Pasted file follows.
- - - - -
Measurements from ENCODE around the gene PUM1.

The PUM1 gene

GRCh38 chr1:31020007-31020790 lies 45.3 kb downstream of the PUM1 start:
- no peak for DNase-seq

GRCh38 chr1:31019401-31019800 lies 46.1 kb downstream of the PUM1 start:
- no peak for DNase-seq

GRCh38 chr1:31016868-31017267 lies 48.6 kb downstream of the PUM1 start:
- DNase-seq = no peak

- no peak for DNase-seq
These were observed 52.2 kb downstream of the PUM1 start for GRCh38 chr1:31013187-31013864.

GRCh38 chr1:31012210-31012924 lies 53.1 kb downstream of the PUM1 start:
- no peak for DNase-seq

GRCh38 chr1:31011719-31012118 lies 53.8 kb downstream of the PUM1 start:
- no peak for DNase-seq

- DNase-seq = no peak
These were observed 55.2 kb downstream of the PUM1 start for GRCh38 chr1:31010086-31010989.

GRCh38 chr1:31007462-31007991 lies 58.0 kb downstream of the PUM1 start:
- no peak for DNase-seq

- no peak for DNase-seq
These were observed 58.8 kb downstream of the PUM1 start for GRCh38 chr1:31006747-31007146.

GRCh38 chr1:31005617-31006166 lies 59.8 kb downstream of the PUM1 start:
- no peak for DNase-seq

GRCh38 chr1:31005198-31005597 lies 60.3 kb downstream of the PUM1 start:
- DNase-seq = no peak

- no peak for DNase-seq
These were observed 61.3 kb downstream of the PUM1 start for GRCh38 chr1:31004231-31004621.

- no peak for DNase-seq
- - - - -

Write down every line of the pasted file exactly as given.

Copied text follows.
Measurements from ENCODE around the gene PUM1.

The PUM1 gene

GRCh38 chr1:31020007-31020790 lies 45.3 kb downstream of the PUM1 start:
- no peak for DNase-seq

GRCh38 chr1:31019401-31019800 lies 46.1 kb downstream of the PUM1 start:
- no peak for DNase-seq

GRCh38 chr1:31016868-31017267 lies 48.6 kb downstream of the PUM1 start:
- DNase-seq = no peak

- no peak for DNase-seq
These were observed 52.2 kb downstream of the PUM1 start for GRCh38 chr1:31013187-31013864.

GRCh38 chr1:31012210-31012924 lies 53.1 kb downstream of the PUM1 start:
- no peak for DNase-seq

GRCh38 chr1:31011719-31012118 lies 53.8 kb downstream of the PUM1 start:
- no peak for DNase-seq

- DNase-seq = no peak
These were observed 55.2 kb downstream of the PUM1 start for GRCh38 chr1:31010086-31010989.

GRCh38 chr1:31007462-31007991 lies 58.0 kb downstream of the PUM1 start:
- no peak for DNase-seq

- no peak for DNase-seq
These were observed 58.8 kb downstream of the PUM1 start for GRCh38 chr1:31006747-31007146.

GRCh38 chr1:31005617-31006166 lies 59.8 kb downstream of the PUM1 start:
- no peak for DNase-seq

GRCh38 chr1:31005198-31005597 lies 60.3 kb downstream of the PUM1 start:
- DNase-seq = no peak

- no peak for DNase-seq
These were observed 61.3 kb downstream of the PUM1 start for GRCh38 chr1:31004231-31004621.

- no peak for DNase-seq